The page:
Example::
>>> from pprint import pprint
>>> from torchmetrics import Accuracy, BootStrapper
>>> _ = torch.manual_seed(123)
>>> base_metric = Accuracy()
>>> bootstrap = BootStrapper(base_metric, num_bootstraps=20)
>>> bootstrap.update(torch.randint(5, (20,)), torch.randint(5, (20,)))
>>> output = bootstrap.compute()
>>> pprint(output)
{'mean': tensor(0.2205), 'std': tensor(0.0859)}

Initializes internal Module state, shared by both nn.Module and ScriptModule.

compute()[source]

Computes the bootstrapped metric values.

Always returns a dict of tensors, which can contain the following keys: mean, std, quantile and raw depending on how the class was initialized.

Return type

Dict[str, Tensor]

update(*args, **kwargs)[source]

Updates the state of the base metric.

Any tensor passed in will be bootstrapped along dimension 0.

Return type

None

ClasswiseWrapper

class torchmetrics.ClasswiseWrapper(metric, labels=None)[source]

Wrapper class for altering the output of classification metrics that returns multiple values to include label information.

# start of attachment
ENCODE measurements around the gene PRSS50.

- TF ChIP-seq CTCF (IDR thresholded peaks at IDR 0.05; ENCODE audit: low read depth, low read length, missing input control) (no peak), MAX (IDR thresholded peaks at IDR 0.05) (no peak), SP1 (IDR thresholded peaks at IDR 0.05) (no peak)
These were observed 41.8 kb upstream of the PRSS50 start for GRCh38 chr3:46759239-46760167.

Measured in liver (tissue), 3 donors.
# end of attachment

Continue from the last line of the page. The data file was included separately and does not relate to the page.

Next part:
Parameters
  • metric (Metric) – base metric that should be wrapped. It is assumed that the metric outputs a single tensor that is split along the first dimension.

  • labels (Optional[List[str]]) – list of strings indicating the different classes.

Example

>>> import torch
>>> _ = torch.manual_seed(42)
>>> from torchmetrics import Accuracy, ClasswiseWrapper
>>> metric = ClasswiseWrapper(Accuracy(num_classes=3, average=None))
>>> preds = torch.randn(10, 3).softmax(dim=-1)
>>> target = torch.randint(3, (10,))
>>> metric(preds, target)
{'accuracy_0': tensor(0.5000), 'accuracy_1': tensor(0.7500), 'accuracy_2': tensor(0.)}
Example (labels as list of strings):
>>> import torch
>>> from torchmetrics import Accuracy, ClasswiseWrapper
>>> metric = ClasswiseWrapper(
...    Accuracy(num_classes=3, average=None),
...    labels=["horse", "fish", "dog"]
... )
>>> preds = torch.randn(10, 3).softmax(dim=-1)